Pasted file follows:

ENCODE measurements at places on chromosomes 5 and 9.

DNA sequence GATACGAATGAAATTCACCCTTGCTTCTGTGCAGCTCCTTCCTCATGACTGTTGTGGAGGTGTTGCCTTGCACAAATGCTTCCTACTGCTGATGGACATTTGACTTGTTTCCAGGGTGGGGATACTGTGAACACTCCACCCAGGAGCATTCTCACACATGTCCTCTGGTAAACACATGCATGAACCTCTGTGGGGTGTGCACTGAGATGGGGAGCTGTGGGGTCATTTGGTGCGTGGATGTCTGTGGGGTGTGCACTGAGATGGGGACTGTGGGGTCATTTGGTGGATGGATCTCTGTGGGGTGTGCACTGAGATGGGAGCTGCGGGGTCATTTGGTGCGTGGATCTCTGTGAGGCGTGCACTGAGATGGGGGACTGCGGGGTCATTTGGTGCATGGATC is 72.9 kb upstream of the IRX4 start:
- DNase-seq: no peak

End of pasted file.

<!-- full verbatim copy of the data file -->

ENCODE measurements at places on chromosomes 5 and 9.

DNA sequence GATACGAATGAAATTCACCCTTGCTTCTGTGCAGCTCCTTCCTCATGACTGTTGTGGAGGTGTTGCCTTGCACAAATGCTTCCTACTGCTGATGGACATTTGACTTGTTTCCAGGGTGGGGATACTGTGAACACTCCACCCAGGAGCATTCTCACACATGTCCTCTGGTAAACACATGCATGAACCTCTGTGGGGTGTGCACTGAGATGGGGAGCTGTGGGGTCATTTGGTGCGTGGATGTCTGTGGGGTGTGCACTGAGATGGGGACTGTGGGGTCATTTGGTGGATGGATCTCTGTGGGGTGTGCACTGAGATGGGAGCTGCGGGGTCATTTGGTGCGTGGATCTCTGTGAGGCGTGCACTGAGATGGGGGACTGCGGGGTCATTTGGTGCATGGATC is 72.9 kb upstream of the IRX4 start:
- DNase-seq: no peak